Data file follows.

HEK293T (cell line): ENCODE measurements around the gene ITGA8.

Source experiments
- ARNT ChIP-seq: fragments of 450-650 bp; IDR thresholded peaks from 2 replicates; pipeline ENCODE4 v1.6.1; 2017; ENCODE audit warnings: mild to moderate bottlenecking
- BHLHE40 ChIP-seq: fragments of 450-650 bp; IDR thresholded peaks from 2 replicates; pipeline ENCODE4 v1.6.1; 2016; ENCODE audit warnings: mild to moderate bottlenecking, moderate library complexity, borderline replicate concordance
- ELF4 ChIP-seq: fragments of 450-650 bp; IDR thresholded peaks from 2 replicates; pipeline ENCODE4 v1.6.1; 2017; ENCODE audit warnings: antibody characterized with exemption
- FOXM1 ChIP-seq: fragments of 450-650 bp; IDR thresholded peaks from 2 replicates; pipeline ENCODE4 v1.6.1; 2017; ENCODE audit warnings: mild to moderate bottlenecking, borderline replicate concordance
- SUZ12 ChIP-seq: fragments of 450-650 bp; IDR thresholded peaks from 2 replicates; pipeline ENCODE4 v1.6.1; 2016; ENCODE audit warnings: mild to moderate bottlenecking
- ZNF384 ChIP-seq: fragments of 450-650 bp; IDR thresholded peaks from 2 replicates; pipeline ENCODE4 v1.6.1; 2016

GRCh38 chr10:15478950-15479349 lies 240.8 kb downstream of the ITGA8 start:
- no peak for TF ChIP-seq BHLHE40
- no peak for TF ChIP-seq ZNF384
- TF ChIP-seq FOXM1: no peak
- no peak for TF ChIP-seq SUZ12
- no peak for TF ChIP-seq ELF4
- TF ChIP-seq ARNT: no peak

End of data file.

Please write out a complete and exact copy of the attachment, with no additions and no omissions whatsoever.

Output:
HEK293T (cell line): ENCODE measurements around the gene ITGA8.

Source experiments
- ARNT ChIP-seq: fragments of 450-650 bp; IDR thresholded peaks from 2 replicates; pipeline ENCODE4 v1.6.1; 2017; ENCODE audit warnings: mild to moderate bottlenecking
- BHLHE40 ChIP-seq: fragments of 450-650 bp; IDR thresholded peaks from 2 replicates; pipeline ENCODE4 v1.6.1; 2016; ENCODE audit warnings: mild to moderate bottlenecking, moderate library complexity, borderline replicate concordance
- ELF4 ChIP-seq: fragments of 450-650 bp; IDR thresholded peaks from 2 replicates; pipeline ENCODE4 v1.6.1; 2017; ENCODE audit warnings: antibody characterized with exemption
- FOXM1 ChIP-seq: fragments of 450-650 bp; IDR thresholded peaks from 2 replicates; pipeline ENCODE4 v1.6.1; 2017; ENCODE audit warnings: mild to moderate bottlenecking, borderline replicate concordance
- SUZ12 ChIP-seq: fragments of 450-650 bp; IDR thresholded peaks from 2 replicates; pipeline ENCODE4 v1.6.1; 2016; ENCODE audit warnings: mild to moderate bottlenecking
- ZNF384 ChIP-seq: fragments of 450-650 bp; IDR thresholded peaks from 2 replicates; pipeline ENCODE4 v1.6.1; 2016

GRCh38 chr10:15478950-15479349 lies 240.8 kb downstream of the ITGA8 start:
- no peak for TF ChIP-seq BHLHE40
- no peak for TF ChIP-seq ZNF384
- TF ChIP-seq FOXM1: no peak
- no peak for TF ChIP-seq SUZ12
- no peak for TF ChIP-seq ELF4
- TF ChIP-seq ARNT: no peak